The (Sexual) Politics of Cloud 9
By Fiona Kyle, Cloud 9 Dramaturg, Artistic Assistant
“Now we have sex sometimes as much as twice a week and I’m on cloud nine.”
When Max Stafford-Clark invited Caryl Churchill to develop a new play with his company, Joint Stock Theatre Group, in 1978 she suggested they explore sexual politics. She had previously collaborated with them on her play Light Shining in Buckinghamshire. Joint Stock was a socially progressive company that often developed work on political themes. Their method of creating work began with a workshop around a theme and then gave the playwright time to write a play based on what they gleaned from the process. Her 1979 play Cloud 9 examines sexuality and gender through the lenses of British Colonial Africa and 1970s London.
The original workshop on sexual politics with Joint Stock took place between September and October of 1978 with director Max Stafford- Clark, playwright Churchill, and an ensemble of actors chosen, according to Stafford-Clark, as much for their “sexual proclivities as for their acting ability.” The company consisted of a straight married couple, a straight divorced couple, a gay male couple, a lesbian, a woman questioning her sexuality, two bisexual men, and several heterosexuals. The wide array of sexual orientations in the room revealed much to Churchill about how sexual politics influenced daily life. A company member discovered during the workshop that they “did not realize that sexual politics was politics. I’m now very interested in politics; it’s all the same thing.” Churchill went away and wrote the play, which she continued to revise when they started rehearsal in January 1979 for its premiere at the Dartington College of the Arts. Cloud 9 transferred to the Royal Court Theatre in London that same year.
In her forward to Cloud 9, Churchill wrote, “The company talked about their childhoods and the attitudes to sex and marriage … everyone felt that they had received very conventional, almost Victorian expectations and that they had made great changes and discoveries in their lifetimes.” These “Victorian expectations” led the company to conduct interviews with their grandparents and members of the older generation who were raised in the tail-end of the Victorian era. The interview with the older, formidable caretaker of their rehearsal hall inspired the entire company. She told the company in vivid detail about her abusive first marriage. Following her divorce, she met a man who treated her with respect. They courted for a year without having sex; when they finally did, she had her first orgasm at the age of fifty-nine. They married, and she told them, “Now we have sex sometimes as much as twice a week and I’m on cloud nine.”
“[I] did not realize that sexual politics was politics. I’m now very interested in politics; it’s all the same thing.”
During the workshop, one company member pointed out, “We keep forgetting that the country as a whole is not liberated at all.” The growing conservatism of the late 1970s in the United Kingdom, and Margaret Thatcher’s election as Prime Minister in 1979, seemed to many a return to the Victorian values of nationalist sentiment and hardline capitalism with the emphasis on the individual over others. The workshop fell right before, and the rehearsal process during what has been referred to as the Winter of Discontent in the UK from 1978 to 1979. That period saw widespread strikes, including the National Union of Railwaymen and the workers at Ford Motors, who demanded pay increases. In her election campaign Thatcher gained ground with the slogan, “Labour Isn’t Working.”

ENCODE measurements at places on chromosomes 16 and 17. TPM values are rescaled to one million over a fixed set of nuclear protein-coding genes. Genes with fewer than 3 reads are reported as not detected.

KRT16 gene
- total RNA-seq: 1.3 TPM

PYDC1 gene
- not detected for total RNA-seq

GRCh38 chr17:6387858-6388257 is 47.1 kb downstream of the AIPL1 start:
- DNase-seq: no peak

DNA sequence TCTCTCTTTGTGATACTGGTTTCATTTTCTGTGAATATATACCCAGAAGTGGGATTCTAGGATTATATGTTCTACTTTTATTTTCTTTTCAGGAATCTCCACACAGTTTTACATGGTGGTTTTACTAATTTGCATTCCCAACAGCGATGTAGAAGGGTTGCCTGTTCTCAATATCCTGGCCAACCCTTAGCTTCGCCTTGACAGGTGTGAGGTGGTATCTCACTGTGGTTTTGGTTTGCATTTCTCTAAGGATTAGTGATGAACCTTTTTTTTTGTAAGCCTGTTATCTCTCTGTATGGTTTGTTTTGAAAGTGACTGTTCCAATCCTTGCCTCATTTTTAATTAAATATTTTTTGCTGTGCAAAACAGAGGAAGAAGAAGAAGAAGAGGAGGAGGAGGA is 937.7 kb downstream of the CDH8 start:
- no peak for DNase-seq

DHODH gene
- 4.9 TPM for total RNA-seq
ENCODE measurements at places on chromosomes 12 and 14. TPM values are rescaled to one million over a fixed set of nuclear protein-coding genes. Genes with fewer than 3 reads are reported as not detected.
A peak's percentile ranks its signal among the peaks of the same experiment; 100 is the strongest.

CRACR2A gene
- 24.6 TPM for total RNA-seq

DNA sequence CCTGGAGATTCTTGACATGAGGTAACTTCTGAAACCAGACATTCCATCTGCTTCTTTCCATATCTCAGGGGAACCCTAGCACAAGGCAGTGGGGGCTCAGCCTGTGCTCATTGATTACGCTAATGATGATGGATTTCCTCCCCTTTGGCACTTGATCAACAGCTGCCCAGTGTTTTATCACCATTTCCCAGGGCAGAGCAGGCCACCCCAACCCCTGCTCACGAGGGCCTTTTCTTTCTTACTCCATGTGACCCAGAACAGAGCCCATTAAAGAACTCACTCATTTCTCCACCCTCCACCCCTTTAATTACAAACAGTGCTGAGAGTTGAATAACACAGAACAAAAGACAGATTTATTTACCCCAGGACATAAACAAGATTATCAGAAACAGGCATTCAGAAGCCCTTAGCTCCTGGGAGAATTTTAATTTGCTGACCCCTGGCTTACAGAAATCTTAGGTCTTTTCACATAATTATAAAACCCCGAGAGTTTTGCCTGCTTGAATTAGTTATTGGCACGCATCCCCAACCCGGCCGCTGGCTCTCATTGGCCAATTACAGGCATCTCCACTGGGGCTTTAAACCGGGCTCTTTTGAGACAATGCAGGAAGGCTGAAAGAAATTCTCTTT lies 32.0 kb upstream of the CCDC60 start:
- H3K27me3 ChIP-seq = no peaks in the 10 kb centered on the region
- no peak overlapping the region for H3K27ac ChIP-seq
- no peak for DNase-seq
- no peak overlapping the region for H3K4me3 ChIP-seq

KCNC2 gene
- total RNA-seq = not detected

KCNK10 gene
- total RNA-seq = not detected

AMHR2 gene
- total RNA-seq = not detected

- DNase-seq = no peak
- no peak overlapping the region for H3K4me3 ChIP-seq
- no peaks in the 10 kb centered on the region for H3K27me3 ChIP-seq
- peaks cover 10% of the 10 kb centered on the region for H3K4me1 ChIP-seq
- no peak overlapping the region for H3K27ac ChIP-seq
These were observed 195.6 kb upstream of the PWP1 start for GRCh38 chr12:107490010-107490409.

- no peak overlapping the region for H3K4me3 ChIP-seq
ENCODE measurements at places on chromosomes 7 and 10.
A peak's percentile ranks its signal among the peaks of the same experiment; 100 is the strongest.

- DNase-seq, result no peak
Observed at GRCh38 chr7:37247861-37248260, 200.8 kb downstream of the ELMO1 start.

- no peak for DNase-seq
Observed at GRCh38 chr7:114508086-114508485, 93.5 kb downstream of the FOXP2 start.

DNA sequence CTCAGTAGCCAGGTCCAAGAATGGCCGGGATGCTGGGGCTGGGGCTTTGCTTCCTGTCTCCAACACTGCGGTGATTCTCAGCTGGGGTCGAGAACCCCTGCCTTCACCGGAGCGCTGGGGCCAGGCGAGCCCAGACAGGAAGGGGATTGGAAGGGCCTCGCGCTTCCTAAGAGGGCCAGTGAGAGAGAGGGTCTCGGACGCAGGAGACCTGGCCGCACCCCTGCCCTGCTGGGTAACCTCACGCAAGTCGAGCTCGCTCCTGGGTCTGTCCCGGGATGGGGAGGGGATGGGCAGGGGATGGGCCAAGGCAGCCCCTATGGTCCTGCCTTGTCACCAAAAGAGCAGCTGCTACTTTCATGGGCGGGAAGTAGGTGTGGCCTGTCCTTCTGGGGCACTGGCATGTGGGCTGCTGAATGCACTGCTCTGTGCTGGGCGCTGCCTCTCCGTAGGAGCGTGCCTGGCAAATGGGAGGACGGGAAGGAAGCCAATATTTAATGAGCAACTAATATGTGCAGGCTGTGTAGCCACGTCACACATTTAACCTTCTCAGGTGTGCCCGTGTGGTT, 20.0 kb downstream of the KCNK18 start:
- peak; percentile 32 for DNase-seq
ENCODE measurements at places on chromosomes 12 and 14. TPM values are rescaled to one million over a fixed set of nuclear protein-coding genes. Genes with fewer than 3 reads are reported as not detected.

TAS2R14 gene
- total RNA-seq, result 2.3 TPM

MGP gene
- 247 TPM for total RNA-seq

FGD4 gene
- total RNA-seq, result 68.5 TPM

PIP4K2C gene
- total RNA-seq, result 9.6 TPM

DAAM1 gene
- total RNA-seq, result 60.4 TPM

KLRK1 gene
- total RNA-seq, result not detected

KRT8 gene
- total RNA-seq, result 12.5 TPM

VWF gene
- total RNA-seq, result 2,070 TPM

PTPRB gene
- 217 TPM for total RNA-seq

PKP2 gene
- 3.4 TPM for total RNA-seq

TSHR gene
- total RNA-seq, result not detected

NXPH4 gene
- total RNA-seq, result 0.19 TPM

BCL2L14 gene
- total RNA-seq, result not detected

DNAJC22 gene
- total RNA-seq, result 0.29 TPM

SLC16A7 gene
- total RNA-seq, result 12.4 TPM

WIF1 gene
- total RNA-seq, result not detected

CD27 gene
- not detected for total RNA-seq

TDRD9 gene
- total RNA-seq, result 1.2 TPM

Similar to the Former Prime Minister Cecil Rhodes of the Cape Colony (in present-day South Africa) who believed that the customs and culture of the British Empire should be practiced throughout all British-dominated countries, Thatcher insisted that Britain should be a “British nation with British characteristics.” This position exacerbated tensions surrounding the Troubles, the 1968–1998 conflict between those who believed that Northern Ireland should remain in the UK and those who supported reunification with the Republic of Ireland. To Churchill, the Troubles signified “the bitter end of colonialism.”
Churchill reflected that, “We did discuss the parallel between colonialism and the oppression of women.” She considered how British colonialism and Victorian repression informed the sexually liberated 1970s in Cloud 9. She wrote, “I felt the first act would be stronger set in Victorian times, at the height of colonialism” to emphasize the degree to which the company felt they had been formed by Victorian principals. Churchill set the second act in London in 1979 in what she called the “changing sexuality of our own time.” Upon seeing a revival twenty years later, original director Stafford-Clark said that, “The first half had always been a history play, but our endeavor to articulate our own sexual confusion [has] become history too.” Thirty-seven years since its premiere, both the first and second half are “history” yet the message of Cloud 9 still resonates in our current social climate when it comes to sexual politics.